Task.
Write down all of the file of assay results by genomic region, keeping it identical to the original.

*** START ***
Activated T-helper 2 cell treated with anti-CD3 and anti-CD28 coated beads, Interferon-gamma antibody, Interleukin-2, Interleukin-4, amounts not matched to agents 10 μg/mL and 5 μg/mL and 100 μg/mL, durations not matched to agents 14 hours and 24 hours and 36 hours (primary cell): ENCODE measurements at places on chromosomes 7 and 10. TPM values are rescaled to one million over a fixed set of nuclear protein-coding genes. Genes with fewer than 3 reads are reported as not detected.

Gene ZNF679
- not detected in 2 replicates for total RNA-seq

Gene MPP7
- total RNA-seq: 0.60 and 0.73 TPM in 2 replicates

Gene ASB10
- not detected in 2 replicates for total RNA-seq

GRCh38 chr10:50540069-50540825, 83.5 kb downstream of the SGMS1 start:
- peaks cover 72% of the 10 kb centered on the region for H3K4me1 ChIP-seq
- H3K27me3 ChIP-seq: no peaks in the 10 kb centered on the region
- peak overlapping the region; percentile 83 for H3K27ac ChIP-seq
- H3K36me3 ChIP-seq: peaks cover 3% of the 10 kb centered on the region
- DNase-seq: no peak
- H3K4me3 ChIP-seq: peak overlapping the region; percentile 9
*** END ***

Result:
Activated T-helper 2 cell treated with anti-CD3 and anti-CD28 coated beads, Interferon-gamma antibody, Interleukin-2, Interleukin-4, amounts not matched to agents 10 μg/mL and 5 μg/mL and 100 μg/mL, durations not matched to agents 14 hours and 24 hours and 36 hours (primary cell): ENCODE measurements at places on chromosomes 7 and 10. TPM values are rescaled to one million over a fixed set of nuclear protein-coding genes. Genes with fewer than 3 reads are reported as not detected.

Gene ZNF679
- not detected in 2 replicates for total RNA-seq

Gene MPP7
- total RNA-seq: 0.60 and 0.73 TPM in 2 replicates

Gene ASB10
- not detected in 2 replicates for total RNA-seq

GRCh38 chr10:50540069-50540825, 83.5 kb downstream of the SGMS1 start:
- peaks cover 72% of the 10 kb centered on the region for H3K4me1 ChIP-seq
- H3K27me3 ChIP-seq: no peaks in the 10 kb centered on the region
- peak overlapping the region; percentile 83 for H3K27ac ChIP-seq
- H3K36me3 ChIP-seq: peaks cover 3% of the 10 kb centered on the region
- DNase-seq: no peak
- H3K4me3 ChIP-seq: peak overlapping the region; percentile 9